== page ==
The lead article in the NY Times Real Estate section is for anyone who has ever wanted a pet in your NYC apartment, but whose building or allergies prevent them from getting a dog or cat. There are apartment dwellers out there whose pets include rabbits, chinchillas, and a 5-foot-long iguana "who wanders freely" in his owner's apartment, even "reliev[ing] itself in a paper-towel-lined bathtub."

Some buildings are simply very strict about prohibiting dogs, so some tenants are left to finding ways around the rules. One family decided (okay, the dad wasn't consulted at first but he's been won over) to get a rabbit. Pounce gets the run of the two-bedroom Upper West Side co-op and is "lot more petlike than...expected. Plus, he's pretty much litter-box-trained, save for "occasional misfires [that] take the form of odorless hard pellets about the size of an M&M."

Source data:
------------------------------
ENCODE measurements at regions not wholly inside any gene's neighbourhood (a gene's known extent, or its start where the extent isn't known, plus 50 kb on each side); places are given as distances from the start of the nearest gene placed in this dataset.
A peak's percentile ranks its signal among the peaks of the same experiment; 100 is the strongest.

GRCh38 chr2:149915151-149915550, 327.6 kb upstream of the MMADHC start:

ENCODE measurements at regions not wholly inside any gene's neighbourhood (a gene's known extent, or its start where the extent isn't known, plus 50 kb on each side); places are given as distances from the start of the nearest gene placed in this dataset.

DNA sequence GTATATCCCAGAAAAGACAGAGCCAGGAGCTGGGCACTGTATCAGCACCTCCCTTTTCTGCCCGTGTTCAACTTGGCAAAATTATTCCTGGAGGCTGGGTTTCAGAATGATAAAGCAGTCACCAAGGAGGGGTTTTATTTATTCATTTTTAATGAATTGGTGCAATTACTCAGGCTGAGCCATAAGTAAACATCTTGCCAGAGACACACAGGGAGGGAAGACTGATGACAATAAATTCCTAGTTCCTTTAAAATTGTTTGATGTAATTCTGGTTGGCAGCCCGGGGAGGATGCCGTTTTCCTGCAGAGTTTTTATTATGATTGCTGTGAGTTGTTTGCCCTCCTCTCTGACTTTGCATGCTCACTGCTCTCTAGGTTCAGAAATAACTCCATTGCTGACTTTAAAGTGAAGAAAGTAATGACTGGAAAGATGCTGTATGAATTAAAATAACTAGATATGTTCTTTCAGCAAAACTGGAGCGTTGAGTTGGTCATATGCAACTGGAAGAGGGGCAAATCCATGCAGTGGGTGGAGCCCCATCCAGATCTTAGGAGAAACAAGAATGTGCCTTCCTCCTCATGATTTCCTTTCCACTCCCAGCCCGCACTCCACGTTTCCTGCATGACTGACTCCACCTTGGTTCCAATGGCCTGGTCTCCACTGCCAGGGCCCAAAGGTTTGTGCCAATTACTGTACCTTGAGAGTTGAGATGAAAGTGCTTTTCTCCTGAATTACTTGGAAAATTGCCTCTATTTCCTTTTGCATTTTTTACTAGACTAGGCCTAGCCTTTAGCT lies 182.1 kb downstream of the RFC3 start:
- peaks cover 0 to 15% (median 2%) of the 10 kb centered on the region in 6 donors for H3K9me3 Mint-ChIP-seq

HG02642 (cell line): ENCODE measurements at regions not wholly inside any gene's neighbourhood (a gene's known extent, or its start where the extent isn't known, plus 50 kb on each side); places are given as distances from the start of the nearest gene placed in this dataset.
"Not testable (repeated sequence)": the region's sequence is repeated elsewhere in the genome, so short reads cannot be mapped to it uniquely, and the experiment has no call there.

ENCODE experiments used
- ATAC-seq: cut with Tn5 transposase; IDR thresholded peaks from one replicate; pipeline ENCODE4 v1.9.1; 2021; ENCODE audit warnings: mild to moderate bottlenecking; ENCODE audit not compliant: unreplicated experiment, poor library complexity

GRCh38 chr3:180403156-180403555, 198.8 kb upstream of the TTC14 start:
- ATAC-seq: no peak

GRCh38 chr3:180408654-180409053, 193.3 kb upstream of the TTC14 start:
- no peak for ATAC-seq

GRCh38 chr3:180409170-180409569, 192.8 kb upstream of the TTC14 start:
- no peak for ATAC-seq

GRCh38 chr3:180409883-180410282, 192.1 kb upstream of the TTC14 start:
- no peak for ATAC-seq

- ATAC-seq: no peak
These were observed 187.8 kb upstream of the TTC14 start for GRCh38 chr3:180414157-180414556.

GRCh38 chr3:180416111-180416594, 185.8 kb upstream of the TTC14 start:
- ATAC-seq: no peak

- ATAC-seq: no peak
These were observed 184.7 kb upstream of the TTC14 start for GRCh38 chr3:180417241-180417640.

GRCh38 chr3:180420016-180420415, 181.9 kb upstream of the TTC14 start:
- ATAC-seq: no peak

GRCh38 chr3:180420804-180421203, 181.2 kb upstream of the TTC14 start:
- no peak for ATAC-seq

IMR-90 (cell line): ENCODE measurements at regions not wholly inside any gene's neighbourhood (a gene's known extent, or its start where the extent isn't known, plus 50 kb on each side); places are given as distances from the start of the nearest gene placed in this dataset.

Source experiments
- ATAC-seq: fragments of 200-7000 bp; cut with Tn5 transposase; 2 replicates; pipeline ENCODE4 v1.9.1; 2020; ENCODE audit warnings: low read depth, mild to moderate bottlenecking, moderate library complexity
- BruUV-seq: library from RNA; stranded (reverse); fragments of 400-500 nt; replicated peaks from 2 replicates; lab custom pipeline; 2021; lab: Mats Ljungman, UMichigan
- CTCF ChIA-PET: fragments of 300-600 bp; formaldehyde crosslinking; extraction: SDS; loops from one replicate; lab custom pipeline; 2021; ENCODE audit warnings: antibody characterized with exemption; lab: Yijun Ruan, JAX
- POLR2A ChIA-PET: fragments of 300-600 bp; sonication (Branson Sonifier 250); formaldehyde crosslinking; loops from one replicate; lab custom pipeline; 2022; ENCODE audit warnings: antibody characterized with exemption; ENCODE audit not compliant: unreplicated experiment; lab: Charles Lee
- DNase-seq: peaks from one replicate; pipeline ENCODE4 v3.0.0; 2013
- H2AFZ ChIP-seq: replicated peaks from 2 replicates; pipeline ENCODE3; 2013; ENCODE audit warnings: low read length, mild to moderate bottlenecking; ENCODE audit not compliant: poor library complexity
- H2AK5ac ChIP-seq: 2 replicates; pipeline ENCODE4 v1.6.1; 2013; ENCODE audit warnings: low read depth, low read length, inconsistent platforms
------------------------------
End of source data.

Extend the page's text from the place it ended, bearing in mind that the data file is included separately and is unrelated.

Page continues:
Of course, many pets outside of dogs, cats and birds aren't allowed by the city's health code, which you can read (PDF) here. Prohibited animals include hippos, grizzly bears, pumas, pandas (!!), and...iguanas. One real estate lawyer tells the Times, "It's much easier to harbor a pet in the building if it's not a dog. Unless the animal is a nuisance, the buildings in general are not going to enforce the rules." But she had this cautionary tale: "We had a case a couple of years ago where a rent-stabilized tenant had a lizard that ate crickets. The crickets were shipped in by mail, but somehow they got out all over the building and they had a huge cricket problem."